In one embodiment, the related actions server flags or indicates that related actions are additional content. A formatter that prepares and presents the content to a visualizer can format a results output with the related actions clustered on the output. Thus, the results can be provided in one section of a display, and the related actions be clustered in another section of the output display.
Composite application framework 100 generally allows composite applications to work within existing system environment by decoupling the applications from the underlying enterprise platform. Decoupling the applications from the underlying enterprise platforms may include providing communication to back-end systems via a central interface and providing a back-end-independent object model. Composite application framework 100 includes design-time components 102 and run-time components 104. Design-time components 102 include modeling components with which to generate a composite application, and one or more mechanisms to generate the model. In general, design-time components 102 are responsible for developing composite applications that are executed by run-time components 104.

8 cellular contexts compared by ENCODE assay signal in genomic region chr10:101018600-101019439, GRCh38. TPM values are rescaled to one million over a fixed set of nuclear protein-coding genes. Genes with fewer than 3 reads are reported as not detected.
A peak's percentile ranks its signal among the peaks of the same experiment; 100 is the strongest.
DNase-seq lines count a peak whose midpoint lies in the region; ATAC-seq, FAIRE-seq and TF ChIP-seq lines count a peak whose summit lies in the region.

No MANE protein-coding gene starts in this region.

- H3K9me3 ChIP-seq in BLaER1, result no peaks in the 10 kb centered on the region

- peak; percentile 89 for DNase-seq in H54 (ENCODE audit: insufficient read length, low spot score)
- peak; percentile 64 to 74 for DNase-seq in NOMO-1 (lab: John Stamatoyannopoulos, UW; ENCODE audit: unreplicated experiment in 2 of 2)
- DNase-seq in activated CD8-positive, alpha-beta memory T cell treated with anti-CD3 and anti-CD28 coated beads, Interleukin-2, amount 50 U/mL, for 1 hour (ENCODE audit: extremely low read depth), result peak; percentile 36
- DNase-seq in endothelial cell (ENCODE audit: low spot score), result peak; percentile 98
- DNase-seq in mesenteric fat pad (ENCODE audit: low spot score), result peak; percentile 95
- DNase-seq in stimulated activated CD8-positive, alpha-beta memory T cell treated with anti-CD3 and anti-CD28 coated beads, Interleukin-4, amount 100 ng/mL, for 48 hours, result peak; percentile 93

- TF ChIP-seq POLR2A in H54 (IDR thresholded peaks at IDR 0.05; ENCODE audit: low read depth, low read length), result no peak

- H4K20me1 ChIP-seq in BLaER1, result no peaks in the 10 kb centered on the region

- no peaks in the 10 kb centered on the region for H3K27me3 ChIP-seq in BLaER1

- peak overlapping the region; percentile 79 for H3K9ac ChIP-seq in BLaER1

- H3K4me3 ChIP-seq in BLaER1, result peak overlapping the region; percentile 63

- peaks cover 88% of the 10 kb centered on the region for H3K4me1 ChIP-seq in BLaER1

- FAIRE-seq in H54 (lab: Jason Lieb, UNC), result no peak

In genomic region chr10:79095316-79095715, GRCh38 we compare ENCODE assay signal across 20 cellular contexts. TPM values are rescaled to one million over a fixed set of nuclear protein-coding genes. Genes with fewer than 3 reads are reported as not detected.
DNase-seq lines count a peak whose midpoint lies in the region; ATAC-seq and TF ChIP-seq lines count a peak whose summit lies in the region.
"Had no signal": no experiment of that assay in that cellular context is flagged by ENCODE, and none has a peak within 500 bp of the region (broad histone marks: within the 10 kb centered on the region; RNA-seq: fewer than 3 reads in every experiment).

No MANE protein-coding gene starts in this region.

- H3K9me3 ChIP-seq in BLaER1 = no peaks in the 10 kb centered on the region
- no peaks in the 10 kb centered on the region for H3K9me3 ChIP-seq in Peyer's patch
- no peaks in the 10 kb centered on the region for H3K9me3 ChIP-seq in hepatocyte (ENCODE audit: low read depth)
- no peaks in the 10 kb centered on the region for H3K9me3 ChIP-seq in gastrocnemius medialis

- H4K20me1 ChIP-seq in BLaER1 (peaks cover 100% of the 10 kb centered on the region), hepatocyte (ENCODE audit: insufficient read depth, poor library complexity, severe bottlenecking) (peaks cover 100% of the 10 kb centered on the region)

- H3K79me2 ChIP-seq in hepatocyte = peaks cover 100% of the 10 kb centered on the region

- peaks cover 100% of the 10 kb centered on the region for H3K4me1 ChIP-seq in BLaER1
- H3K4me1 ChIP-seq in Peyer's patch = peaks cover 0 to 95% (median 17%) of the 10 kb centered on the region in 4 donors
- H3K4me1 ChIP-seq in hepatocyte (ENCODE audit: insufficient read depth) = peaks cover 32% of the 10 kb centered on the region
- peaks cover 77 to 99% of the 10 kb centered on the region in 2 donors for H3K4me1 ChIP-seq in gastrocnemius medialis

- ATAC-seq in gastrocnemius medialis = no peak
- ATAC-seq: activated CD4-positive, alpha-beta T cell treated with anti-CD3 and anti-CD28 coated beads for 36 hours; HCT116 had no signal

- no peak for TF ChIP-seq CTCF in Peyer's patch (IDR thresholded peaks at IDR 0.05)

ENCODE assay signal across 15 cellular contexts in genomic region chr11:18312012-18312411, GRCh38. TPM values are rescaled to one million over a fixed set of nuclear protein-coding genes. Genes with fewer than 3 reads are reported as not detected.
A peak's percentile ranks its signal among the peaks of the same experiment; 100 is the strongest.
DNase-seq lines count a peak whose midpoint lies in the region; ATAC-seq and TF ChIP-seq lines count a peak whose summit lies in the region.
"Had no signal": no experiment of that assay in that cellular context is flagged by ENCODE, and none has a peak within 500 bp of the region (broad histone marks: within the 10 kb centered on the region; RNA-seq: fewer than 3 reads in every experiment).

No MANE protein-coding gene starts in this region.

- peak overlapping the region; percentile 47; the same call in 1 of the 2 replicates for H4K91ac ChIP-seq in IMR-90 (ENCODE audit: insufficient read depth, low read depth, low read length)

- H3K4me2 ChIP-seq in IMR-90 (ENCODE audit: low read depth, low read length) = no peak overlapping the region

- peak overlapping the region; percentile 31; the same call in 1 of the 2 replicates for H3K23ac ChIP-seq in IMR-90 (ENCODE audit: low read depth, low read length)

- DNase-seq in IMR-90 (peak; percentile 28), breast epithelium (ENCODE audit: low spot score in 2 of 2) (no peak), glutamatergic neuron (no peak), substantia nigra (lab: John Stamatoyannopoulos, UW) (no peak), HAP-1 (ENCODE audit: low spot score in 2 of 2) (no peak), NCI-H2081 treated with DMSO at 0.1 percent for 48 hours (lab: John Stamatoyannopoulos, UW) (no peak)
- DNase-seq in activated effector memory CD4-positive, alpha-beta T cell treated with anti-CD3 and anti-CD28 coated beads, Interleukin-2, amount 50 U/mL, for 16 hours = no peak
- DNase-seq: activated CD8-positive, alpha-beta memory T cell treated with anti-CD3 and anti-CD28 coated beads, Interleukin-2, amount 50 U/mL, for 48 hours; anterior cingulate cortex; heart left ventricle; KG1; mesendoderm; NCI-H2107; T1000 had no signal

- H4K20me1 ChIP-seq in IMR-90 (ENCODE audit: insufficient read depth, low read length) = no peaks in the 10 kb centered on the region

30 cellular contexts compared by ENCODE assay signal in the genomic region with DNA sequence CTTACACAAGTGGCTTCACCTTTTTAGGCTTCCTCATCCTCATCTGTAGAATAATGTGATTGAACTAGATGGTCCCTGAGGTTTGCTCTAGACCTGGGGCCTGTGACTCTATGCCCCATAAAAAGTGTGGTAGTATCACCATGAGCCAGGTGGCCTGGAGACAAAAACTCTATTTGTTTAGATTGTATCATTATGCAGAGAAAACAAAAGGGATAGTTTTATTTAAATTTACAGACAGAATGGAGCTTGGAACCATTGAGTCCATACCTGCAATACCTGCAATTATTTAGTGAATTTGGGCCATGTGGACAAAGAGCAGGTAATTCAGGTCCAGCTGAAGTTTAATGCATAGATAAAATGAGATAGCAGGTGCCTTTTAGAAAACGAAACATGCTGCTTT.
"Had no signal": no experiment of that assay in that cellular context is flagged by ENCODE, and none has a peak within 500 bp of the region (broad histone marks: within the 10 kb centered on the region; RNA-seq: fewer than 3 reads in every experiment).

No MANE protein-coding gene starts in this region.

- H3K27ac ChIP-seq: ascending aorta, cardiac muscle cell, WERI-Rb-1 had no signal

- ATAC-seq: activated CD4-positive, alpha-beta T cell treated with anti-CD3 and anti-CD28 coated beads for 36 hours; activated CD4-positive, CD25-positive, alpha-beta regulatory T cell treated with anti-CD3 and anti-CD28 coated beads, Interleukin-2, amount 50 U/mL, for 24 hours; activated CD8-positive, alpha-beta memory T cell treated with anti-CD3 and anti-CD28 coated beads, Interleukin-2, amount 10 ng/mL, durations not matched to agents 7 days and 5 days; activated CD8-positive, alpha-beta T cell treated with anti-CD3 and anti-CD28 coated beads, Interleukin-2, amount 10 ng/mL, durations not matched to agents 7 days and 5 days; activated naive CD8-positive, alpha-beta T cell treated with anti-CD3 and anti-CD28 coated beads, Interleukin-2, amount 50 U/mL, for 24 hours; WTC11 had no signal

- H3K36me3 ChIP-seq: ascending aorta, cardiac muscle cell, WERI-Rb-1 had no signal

Design-time components 102 include process modeler 110, UI modeler 120, and service modeler 130. These modelers are not necessarily separate entities, although they may be. Furthermore, additional modeling tools may be provided within design-time components 102. In general, the modelers allow for integrating business objects, business services, business processes, user interfaces, etc. Process modeler 110 includes the capability of generating one or more actions 112, which represent the various phases of a process. Each action 112 has an associated operation or operations that represent the work of action 112. Action 112 may be part of an activity that is generated, or part of a guided procedure that provides interaction with the user on performing operations. In an embodiment where action 112 is part of a guided procedure, process modeler 110 includes information with each action 112 to execute the guided procedure.